Thanks to Charlie Lanphear for providing the link to this interesting article about an icon in one of our neighborhoods.
An ode to the Village Bar
Burgers brought Jerry Seinfield, author’s proposal
By Doug Moe
“It is always risky to lay a claim to being the “first” this, or the “oldest” or “longest-running” that.
I’ve played golf on several courses that were the oldest in Wisconsin, if you believed the scorecard or the bartender at the 19th hole.
I will refrain from laying any such claim for Madison’s Village Bar, other than to say it has both a great history and a great cheeseburger. The building dates back more than a century, though it wasn’t always at its current 3801 Mineral Point Road location.
Now the rich legacy of the Village—or the Villagio, as John Roach likes to call it—has been captured in a new, modest but fascinating booklet titled “The Village Bar: A Westmorland Neighborhood Watering Hole.”
In the booklet—for sale at the Village—you’ll read about a well-known Madison restaurateur who owned the Village prior to opening his legendary supper club; you’ll learn the story of how leaving the cheese off a cheeseburger led to a marriage proposal (mine); and you’ll discover how the celebrated comedian Jerry Seinfeld found his way to a Village burger.
The booklet was put together by the Westmorland History Committee, with Tom Martinelli on point. Martinelli was also involved in the publication of a Westmorland neighborhood history in 2011, and, most recently, he coauthored a book on Edgewood High School football.
The Westmorland neighborhood is roughly bordered by Midvale Boulevard, Glenway Golf Course, Mineral Point Road and the Southwest Bike Path.
The Village Bar, as noted, did not begin existence in Westmorland, or rather the building didn’t. Instead it was a single-family home, built circa 1915, near the University of Wisconsin–Madison campus. It was purchased by Cross Plains native Theodore Herling and moved by a team of horses to the current Village location, where it opened first as a general store.
The family installed a bar at the end of Prohibition, and by 1941 it was solely a tavern, called Herling’s Bar.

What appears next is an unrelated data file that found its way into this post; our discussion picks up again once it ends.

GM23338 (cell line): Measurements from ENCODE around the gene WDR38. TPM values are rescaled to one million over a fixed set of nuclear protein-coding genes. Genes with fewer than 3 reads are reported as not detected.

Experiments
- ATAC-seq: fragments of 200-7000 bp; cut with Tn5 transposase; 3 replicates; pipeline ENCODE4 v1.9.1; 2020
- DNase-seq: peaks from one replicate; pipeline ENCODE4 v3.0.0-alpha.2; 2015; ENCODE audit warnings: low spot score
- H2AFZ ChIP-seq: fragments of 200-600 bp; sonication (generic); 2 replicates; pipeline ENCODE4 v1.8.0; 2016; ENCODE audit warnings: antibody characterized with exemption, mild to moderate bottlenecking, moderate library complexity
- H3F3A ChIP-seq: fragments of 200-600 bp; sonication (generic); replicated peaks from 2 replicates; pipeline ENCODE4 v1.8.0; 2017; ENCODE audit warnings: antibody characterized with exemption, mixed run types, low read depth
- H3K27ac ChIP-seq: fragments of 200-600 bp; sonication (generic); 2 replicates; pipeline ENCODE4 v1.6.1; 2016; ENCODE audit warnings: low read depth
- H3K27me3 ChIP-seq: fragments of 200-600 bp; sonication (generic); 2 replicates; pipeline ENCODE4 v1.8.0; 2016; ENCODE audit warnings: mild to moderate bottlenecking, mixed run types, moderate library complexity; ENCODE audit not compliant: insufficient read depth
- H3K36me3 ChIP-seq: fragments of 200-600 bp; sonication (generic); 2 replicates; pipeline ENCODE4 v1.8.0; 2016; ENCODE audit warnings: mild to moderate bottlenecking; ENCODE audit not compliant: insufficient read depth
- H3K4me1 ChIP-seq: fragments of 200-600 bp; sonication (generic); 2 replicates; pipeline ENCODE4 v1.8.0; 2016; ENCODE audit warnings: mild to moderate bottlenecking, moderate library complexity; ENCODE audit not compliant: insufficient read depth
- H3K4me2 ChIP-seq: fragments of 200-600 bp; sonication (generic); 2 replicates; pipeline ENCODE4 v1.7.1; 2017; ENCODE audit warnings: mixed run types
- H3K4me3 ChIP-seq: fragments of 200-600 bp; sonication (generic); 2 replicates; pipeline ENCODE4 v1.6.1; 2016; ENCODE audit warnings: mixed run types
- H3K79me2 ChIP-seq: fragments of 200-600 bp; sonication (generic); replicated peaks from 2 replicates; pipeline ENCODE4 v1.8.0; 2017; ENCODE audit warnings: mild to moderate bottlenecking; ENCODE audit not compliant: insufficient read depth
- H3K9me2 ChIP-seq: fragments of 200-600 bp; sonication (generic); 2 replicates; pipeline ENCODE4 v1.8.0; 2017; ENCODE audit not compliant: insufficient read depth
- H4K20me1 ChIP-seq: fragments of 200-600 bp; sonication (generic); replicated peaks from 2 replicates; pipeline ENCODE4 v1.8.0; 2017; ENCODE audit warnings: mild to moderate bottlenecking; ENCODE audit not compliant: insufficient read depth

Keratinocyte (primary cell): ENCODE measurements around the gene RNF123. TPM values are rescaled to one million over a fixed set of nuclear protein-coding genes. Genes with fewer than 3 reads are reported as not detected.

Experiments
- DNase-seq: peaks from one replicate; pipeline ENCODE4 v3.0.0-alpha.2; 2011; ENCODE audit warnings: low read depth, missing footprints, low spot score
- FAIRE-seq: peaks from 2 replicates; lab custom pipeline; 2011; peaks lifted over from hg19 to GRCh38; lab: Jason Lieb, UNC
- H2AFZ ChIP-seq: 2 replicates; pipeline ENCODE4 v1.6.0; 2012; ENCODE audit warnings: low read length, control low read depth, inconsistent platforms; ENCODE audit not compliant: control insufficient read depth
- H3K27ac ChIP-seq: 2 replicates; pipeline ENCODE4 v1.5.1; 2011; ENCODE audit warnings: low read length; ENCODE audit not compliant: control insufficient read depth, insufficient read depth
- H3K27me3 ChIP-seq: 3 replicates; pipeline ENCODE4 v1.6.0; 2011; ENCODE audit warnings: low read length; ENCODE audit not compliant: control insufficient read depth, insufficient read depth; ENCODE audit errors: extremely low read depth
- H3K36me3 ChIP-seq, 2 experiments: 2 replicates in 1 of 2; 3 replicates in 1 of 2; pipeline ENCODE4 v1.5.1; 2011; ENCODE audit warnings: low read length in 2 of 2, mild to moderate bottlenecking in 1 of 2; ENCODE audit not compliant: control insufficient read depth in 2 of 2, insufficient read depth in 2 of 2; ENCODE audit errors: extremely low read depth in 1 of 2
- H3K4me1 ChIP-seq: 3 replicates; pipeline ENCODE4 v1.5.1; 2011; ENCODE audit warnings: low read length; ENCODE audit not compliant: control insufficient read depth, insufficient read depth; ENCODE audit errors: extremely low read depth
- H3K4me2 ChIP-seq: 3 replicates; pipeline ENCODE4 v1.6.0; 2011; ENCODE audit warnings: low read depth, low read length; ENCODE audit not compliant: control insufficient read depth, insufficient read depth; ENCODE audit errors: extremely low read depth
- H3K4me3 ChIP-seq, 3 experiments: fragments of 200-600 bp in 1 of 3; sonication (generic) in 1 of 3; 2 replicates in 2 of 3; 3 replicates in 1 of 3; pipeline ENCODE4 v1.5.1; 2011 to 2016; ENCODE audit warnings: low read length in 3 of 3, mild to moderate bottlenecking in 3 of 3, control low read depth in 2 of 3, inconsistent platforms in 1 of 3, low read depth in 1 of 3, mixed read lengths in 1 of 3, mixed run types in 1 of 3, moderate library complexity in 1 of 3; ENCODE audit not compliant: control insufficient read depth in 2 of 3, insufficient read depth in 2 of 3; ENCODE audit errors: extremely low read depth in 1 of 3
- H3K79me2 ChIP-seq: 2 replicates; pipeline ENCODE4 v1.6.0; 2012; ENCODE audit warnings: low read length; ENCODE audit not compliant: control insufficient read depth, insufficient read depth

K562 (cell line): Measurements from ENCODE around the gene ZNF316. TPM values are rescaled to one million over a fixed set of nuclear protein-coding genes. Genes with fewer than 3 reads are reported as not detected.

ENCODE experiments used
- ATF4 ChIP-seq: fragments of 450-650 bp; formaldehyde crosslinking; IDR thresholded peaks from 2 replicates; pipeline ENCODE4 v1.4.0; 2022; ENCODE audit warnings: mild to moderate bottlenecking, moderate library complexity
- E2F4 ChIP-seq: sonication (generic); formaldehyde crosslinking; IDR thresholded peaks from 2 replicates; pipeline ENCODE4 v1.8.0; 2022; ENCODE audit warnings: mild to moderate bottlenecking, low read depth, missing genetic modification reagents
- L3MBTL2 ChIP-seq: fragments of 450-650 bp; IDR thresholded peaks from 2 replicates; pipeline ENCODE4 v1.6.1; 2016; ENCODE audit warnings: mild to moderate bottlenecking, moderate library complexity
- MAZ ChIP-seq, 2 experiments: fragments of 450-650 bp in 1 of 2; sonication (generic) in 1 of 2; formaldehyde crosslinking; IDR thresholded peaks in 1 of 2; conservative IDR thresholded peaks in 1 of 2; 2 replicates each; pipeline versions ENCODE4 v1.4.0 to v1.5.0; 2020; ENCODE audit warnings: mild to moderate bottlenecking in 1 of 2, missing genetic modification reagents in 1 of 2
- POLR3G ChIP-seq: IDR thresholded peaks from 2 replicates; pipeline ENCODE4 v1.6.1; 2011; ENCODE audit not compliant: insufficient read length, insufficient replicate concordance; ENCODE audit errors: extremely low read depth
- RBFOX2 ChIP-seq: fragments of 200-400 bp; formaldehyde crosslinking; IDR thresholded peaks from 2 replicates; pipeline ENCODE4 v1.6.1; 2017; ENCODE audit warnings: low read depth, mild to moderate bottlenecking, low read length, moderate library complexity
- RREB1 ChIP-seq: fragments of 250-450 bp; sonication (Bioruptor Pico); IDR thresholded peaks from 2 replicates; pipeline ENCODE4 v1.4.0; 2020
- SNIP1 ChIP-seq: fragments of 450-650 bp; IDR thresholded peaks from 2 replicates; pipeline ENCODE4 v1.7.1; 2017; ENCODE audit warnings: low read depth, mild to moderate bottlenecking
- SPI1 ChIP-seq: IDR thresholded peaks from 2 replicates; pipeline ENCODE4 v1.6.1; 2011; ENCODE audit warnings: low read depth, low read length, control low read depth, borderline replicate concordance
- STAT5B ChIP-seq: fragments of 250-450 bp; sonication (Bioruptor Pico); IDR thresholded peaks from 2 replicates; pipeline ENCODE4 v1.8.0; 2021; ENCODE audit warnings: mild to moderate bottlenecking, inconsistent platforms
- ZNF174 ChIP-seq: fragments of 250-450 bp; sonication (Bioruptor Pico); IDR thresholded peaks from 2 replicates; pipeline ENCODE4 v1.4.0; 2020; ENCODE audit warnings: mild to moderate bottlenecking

It was Waterman’s Bar after Bob Waterman bought it, and then, in 1953, the Village Bar got its enduring name when it was purchased by brothers-in-law Frank Vitale and Joe Namio.
Namio became much better known for the eponymous supper club he ran for 34 years on Park Street starting in 1960. Former Gov. Tommy Thompson told me recently that when he was on the Joint Finance Committee as a legislator in the 1960s, they hammered out the state budget in a back room at Namio’s.
Vitale continued to operate the Village until 1978, when Leo and Jan Castle, who’d owned Bob and Gene’s Tavern downtown, purchased it.
The thing about the Village is, it’s never really mattered who owned it, because little about it changes. It’s the kind of burger and beer place where tables get pushed together for softball teams and everyone—the Village is inclusive—feels comfortable cheering for the Badgers and complaining about the government.
Regulars can be forgiven for forgetting just who does own the Village. Current owner Mark Kampa bartended for the Castles before buying the Village in 1999, and after the purchase Leo Castle often continued working behind the bar.
Kampa was there on the day in 2005 when Jerry Seinfeld, in town for an Overture performance, got in a limo and asked the driver to take him to a good cheeseburger. They went to the Village. Seinfeld signed a menu.
And me? Well, I go back half a century with the Village, which may be one reason the Westmorland folks asked me to write a foreword for the new booklet.
As a kid I would ride my bike to Glenway Golf Course on weekend mornings and then meet my older sister—who bought her first house on Westmorland Boulevard—for lunch across the street at the Village.
Decades later, I was living on Gregory Street with the future Mrs. Moe, hopeful but not certain that she had interest in becoming Mrs. Moe.
We’d made the short walk to the Village for dinner. I paid for our cheeseburgers and fries but when they arrived at the table, the cheese was missing from the burger. I thought to myself, “How can I turn this around?”
At which point I said I was hoping I might start calling her Mrs. Moe.
“That would mean we would have to get married,” Jeanan said.
These years later, the Village Bar has its own booklet, we still love the burgers, and Mrs. Moe is always happy to explain things to me.
Doug Moe is a Madison writer. Read his monthly column, Person of Interest, in Madison Magazine.”